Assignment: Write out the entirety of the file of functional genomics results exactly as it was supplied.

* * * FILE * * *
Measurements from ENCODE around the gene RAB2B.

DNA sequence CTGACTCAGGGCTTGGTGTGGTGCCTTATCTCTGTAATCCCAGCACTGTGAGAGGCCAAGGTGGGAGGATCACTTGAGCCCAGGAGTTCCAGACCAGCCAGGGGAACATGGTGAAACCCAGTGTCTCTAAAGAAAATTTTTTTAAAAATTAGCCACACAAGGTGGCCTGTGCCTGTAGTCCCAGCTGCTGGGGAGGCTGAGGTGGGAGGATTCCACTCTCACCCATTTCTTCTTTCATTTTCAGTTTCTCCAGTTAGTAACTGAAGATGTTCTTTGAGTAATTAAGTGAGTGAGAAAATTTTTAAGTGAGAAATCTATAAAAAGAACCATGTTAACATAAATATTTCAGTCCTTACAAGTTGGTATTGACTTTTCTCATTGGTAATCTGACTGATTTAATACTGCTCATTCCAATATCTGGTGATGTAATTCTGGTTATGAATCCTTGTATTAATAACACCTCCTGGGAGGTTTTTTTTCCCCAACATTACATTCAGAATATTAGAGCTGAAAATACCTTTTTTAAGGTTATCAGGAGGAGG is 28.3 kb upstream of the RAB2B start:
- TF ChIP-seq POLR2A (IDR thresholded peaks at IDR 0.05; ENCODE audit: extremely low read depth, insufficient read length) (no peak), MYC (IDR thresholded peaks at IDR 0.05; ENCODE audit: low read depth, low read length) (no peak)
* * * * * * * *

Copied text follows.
Measurements from ENCODE around the gene RAB2B.

DNA sequence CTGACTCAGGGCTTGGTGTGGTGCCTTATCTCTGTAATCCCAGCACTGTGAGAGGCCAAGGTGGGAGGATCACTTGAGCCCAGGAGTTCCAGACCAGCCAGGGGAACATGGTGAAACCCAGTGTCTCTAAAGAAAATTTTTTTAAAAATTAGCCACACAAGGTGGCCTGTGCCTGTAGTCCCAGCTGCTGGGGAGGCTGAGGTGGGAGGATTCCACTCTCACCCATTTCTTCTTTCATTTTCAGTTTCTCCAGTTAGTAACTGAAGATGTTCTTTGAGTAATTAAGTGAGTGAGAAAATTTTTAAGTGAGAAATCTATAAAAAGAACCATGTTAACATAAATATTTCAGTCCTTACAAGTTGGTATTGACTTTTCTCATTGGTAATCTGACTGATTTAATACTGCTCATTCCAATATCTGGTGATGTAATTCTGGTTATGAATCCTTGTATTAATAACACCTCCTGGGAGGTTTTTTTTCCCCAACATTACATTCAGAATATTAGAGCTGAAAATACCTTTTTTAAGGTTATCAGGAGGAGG is 28.3 kb upstream of the RAB2B start:
- TF ChIP-seq POLR2A (IDR thresholded peaks at IDR 0.05; ENCODE audit: extremely low read depth, insufficient read length) (no peak), MYC (IDR thresholded peaks at IDR 0.05; ENCODE audit: low read depth, low read length) (no peak)